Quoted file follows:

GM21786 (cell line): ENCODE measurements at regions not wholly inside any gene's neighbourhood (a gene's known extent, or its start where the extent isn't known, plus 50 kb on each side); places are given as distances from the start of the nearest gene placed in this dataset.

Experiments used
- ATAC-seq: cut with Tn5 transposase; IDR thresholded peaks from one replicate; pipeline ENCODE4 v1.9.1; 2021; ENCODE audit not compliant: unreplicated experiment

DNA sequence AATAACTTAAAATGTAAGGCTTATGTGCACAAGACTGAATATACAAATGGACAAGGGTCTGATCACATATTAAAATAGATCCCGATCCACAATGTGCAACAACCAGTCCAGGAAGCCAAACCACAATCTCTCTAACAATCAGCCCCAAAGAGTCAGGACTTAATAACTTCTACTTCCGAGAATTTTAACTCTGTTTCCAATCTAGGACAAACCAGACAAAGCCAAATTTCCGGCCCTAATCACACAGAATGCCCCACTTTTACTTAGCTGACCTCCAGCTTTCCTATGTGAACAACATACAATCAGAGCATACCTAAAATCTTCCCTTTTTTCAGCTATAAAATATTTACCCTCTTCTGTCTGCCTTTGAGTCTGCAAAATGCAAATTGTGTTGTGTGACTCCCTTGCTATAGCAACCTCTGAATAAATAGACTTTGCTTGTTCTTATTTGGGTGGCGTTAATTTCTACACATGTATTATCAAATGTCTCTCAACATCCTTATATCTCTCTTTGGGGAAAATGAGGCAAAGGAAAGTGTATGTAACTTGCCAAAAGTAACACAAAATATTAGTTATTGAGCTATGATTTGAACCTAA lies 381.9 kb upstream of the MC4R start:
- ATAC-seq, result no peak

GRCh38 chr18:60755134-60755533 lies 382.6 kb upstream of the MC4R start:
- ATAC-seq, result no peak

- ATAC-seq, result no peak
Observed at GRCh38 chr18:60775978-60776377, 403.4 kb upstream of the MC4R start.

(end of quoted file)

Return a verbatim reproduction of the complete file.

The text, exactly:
GM21786 (cell line): ENCODE measurements at regions not wholly inside any gene's neighbourhood (a gene's known extent, or its start where the extent isn't known, plus 50 kb on each side); places are given as distances from the start of the nearest gene placed in this dataset.

Experiments used
- ATAC-seq: cut with Tn5 transposase; IDR thresholded peaks from one replicate; pipeline ENCODE4 v1.9.1; 2021; ENCODE audit not compliant: unreplicated experiment

DNA sequence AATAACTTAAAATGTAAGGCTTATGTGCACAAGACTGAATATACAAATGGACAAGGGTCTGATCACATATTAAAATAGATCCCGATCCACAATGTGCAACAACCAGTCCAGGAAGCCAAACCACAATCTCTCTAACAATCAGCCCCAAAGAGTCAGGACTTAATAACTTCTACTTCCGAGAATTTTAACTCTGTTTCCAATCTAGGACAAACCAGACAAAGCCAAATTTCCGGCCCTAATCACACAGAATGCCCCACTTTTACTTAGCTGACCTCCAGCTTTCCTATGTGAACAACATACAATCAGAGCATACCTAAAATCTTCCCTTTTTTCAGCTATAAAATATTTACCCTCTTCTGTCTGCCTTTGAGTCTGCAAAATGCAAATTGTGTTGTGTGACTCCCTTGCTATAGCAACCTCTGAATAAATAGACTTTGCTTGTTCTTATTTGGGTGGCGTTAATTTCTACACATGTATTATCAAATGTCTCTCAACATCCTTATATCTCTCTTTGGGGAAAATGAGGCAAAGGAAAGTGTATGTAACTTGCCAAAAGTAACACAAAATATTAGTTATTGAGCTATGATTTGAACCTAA lies 381.9 kb upstream of the MC4R start:
- ATAC-seq, result no peak

GRCh38 chr18:60755134-60755533 lies 382.6 kb upstream of the MC4R start:
- ATAC-seq, result no peak

- ATAC-seq, result no peak
Observed at GRCh38 chr18:60775978-60776377, 403.4 kb upstream of the MC4R start.